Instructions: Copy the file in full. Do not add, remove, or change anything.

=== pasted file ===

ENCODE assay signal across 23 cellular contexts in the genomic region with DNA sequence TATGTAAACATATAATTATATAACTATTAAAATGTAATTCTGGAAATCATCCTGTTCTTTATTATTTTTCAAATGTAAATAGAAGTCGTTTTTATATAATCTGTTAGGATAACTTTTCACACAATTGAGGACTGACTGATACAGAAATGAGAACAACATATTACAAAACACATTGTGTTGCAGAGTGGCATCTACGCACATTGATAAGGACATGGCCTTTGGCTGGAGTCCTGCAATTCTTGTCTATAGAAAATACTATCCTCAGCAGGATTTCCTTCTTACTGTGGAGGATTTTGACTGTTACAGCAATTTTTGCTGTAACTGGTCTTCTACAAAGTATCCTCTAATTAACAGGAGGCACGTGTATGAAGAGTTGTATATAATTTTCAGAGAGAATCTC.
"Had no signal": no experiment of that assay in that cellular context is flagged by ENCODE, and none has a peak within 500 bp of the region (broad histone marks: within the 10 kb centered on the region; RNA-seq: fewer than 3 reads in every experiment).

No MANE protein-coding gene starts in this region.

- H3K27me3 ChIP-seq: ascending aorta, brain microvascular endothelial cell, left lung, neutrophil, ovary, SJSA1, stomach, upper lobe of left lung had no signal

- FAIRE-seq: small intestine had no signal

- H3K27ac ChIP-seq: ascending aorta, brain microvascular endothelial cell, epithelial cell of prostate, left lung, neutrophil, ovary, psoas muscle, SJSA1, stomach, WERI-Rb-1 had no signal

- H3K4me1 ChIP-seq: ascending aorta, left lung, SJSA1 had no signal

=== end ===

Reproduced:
ENCODE assay signal across 23 cellular contexts in the genomic region with DNA sequence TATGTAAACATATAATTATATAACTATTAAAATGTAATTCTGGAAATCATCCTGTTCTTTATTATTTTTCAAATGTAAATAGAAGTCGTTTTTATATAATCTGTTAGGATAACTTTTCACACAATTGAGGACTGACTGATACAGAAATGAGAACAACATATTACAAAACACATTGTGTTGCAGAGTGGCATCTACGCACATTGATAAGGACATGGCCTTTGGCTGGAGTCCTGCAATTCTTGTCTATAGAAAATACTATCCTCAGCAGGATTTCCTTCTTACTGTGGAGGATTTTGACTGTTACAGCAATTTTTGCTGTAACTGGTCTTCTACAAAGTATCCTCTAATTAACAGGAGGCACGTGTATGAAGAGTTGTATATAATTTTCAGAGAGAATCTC.
"Had no signal": no experiment of that assay in that cellular context is flagged by ENCODE, and none has a peak within 500 bp of the region (broad histone marks: within the 10 kb centered on the region; RNA-seq: fewer than 3 reads in every experiment).

No MANE protein-coding gene starts in this region.

- H3K27me3 ChIP-seq: ascending aorta, brain microvascular endothelial cell, left lung, neutrophil, ovary, SJSA1, stomach, upper lobe of left lung had no signal

- FAIRE-seq: small intestine had no signal

- H3K27ac ChIP-seq: ascending aorta, brain microvascular endothelial cell, epithelial cell of prostate, left lung, neutrophil, ovary, psoas muscle, SJSA1, stomach, WERI-Rb-1 had no signal

- H3K4me1 ChIP-seq: ascending aorta, left lung, SJSA1 had no signal